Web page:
The bounding layer performs this task. It uses the following formula:

$$bounded\_output = \left\{ \begin{array}{l} lower\_bound, \quad \textrm{output < lower\_bound} \\ output, \quad \textrm{lower\_bound \leq output \leq upper\_bound} \\ upper\_bound, \quad \textrm{output \geq upper\_bound} \end{array} \right.$$

## 3.7. Network architecture

A neural network can be symbolized as a graph, where nodes represent neurons, and edges represent connectivities among neurons. An edge label represents the parameter of the neuron for which the flow goes in.

Most neural networks, even biological neural networks, exhibit a layered structure. Therefore, layers are the basis for determining the architecture of a neural network.

A neural network is built up by organizing layers of neurons in a network architecture. The characteristic network architecture here is the so-called feed-forward architecture. In a feed-forward neural network, layers are grouped into a sequence so that neurons in any layer are connected only to neurons in the next layer.

The following figure represents a neural network with four inputs, several layers of different types, and three outputs. ## 3.8. Model parameters

The model parameters involve the parameters of each layer in the network architecture.

All these parameters can be grouped in a vector $\theta$, which can be written as
$$\theta = \left(\theta_1,\ldots,\theta_d \right).$$

The number of adaptable parameters, $d$, is the sum of parameters in each layer.

As we have seen, a neural network might be composed of different types of layers, depending on the needs of the predictive model.

Next, we describe each application type’s most common neural network configurations.

## 3.9. Approximation neural networks

An approximation the model usually contains a scaling layer, several perceptron layers, an unscaling layer, and a bounding layer.

Two layers of perceptrons will be enough to represent the data set most of the time. For very complex data sets, deeper architectures with three, four, or more layers of perceptrons might be required.

The following figure represents a neural network to estimate the power generated by a combined cycle power plant as a function of meteorological and plant variables. The above neural network has four inputs and one output. It consists of a scaling layer (yellow), a perceptron layer with four neurons (blue), a perceptron layer with one neuron (blue), and an unscaling layer (red).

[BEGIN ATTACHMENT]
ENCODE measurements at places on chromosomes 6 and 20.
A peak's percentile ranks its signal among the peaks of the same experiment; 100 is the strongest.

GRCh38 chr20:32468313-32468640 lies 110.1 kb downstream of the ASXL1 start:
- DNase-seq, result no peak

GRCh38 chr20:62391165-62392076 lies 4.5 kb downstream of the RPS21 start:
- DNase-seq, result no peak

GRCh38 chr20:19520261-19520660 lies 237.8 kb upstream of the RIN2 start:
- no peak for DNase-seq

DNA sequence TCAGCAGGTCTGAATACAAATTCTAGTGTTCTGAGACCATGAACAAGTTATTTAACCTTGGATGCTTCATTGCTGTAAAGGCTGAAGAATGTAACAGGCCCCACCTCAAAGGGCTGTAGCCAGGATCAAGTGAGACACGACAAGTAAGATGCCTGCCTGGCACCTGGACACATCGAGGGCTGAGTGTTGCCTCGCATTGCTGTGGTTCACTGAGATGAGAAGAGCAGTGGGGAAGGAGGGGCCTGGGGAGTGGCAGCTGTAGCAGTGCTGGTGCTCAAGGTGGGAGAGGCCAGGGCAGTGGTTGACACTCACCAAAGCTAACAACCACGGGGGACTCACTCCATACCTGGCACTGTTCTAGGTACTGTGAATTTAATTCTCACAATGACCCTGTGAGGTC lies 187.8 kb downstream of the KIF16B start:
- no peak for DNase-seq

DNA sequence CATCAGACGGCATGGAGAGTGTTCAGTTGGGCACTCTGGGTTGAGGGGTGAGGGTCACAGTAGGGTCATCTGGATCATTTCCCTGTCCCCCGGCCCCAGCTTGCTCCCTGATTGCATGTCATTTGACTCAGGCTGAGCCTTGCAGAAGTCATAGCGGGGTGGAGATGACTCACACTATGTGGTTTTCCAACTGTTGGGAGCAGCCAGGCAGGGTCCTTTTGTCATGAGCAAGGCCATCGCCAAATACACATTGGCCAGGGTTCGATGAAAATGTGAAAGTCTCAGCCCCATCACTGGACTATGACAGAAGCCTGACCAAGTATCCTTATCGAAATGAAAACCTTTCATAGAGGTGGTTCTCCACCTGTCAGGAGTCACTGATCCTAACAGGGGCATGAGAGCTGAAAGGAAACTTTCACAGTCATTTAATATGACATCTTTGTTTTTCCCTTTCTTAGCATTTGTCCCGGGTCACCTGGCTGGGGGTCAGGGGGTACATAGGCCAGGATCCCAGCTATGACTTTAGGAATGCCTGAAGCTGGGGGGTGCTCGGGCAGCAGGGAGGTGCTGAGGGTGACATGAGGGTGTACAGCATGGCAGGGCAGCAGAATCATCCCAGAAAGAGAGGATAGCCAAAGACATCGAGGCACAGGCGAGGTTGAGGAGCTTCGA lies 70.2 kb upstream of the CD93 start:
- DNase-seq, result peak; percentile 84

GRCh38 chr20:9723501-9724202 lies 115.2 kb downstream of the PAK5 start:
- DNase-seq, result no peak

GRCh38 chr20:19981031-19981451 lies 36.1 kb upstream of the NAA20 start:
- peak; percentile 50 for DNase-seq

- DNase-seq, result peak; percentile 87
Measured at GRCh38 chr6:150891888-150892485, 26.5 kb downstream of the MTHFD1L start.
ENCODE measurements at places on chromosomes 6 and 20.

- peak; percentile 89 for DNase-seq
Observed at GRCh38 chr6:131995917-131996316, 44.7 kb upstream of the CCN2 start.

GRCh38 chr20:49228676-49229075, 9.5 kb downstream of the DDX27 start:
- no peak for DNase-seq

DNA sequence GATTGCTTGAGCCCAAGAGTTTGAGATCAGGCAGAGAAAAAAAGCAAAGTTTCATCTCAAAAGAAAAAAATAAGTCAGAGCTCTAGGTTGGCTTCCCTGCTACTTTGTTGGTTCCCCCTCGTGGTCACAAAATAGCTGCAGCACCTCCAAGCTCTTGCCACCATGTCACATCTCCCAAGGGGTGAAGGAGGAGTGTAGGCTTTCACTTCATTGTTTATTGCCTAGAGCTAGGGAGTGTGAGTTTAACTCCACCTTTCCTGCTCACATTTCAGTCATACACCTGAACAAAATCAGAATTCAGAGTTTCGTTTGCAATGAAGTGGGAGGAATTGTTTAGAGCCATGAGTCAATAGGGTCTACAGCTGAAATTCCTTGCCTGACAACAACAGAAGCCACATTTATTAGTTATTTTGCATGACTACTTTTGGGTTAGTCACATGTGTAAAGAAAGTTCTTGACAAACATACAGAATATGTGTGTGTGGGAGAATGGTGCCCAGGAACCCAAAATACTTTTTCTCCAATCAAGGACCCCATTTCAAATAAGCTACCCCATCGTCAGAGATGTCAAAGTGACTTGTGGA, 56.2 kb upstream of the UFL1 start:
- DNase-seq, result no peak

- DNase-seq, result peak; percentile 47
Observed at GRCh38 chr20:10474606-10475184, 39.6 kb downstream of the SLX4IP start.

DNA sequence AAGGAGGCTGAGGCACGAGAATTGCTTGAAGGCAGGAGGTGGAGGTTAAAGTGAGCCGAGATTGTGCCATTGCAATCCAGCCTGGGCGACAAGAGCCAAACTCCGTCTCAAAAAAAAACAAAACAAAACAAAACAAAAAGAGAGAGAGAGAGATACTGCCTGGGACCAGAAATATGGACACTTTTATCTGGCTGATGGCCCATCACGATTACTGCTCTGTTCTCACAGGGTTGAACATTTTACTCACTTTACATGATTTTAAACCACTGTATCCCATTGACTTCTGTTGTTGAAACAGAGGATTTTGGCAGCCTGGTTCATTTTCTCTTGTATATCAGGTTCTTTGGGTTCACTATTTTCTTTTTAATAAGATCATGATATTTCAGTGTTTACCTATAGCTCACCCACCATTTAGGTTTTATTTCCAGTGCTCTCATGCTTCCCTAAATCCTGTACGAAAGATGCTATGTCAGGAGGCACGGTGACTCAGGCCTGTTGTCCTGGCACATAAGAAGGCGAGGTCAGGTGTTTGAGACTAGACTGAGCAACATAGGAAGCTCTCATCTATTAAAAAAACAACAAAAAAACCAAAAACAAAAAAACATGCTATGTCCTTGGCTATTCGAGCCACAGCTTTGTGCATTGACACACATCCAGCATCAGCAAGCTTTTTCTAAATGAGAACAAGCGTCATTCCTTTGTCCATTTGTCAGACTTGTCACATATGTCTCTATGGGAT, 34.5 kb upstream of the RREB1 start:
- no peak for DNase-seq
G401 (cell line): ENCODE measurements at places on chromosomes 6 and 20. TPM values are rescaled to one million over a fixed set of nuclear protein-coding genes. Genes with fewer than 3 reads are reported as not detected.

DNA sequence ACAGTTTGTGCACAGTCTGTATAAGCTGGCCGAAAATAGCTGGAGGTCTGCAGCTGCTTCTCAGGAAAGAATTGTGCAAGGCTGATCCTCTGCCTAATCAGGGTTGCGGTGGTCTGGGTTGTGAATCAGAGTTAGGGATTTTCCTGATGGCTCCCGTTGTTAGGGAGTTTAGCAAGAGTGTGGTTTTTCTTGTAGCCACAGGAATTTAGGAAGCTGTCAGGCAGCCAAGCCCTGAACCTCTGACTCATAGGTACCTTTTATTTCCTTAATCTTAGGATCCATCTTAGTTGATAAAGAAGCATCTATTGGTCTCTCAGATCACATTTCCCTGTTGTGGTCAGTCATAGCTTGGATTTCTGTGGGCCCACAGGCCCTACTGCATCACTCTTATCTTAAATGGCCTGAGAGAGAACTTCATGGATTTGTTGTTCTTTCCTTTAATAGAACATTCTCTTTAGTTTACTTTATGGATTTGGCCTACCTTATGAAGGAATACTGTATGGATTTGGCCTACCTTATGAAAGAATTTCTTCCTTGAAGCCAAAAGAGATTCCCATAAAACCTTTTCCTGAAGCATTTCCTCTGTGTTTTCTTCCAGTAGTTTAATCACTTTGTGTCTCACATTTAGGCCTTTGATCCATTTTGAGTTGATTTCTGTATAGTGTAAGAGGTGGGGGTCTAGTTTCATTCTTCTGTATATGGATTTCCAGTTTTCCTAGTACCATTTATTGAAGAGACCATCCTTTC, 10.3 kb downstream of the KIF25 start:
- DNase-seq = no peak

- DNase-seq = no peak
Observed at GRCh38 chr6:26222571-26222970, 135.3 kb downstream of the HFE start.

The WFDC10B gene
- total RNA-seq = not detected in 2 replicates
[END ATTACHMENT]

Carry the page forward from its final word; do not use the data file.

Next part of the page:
## 3.10. Classification of neural networks

classification the model usually requires a scaling layer, one or several perceptron layers, and a probabilistic layer. It might also contain a principal component layer.

Two layers of perceptrons will be enough to represent the data set most of the time.

The following figure is a binary classification model for diagnosing breast cancer from fine-needle aspirates. The above neural network has nine inputs and one output. It consists of a scaling layer (yellow), a perceptron layer with three neurons (blue), a perceptron layer with one neuron (blue), and a probabilistic layer (red).

### 3.11. Forecasting neural networks

Forecasting applications are usually used for predicting a continuous variable. In this case, they might require a scaling layer, a long-short term memory layer, a perceptron layer, an unscaling layer and a bounding layer.

The following figure is a 1-day ahead forecasting model for the levels of NO2 in a city. The above neural network has 14 inputs and one output. It consists of a scaling layer (yellow), an LSTM layer with two neurons (green), a perceptron layer with one neuron (blue), an unscaling layer (red) and a bounding layer (blue).

In all cases, the inputs will contain lags variables, and the outputs will have steps ahead variables.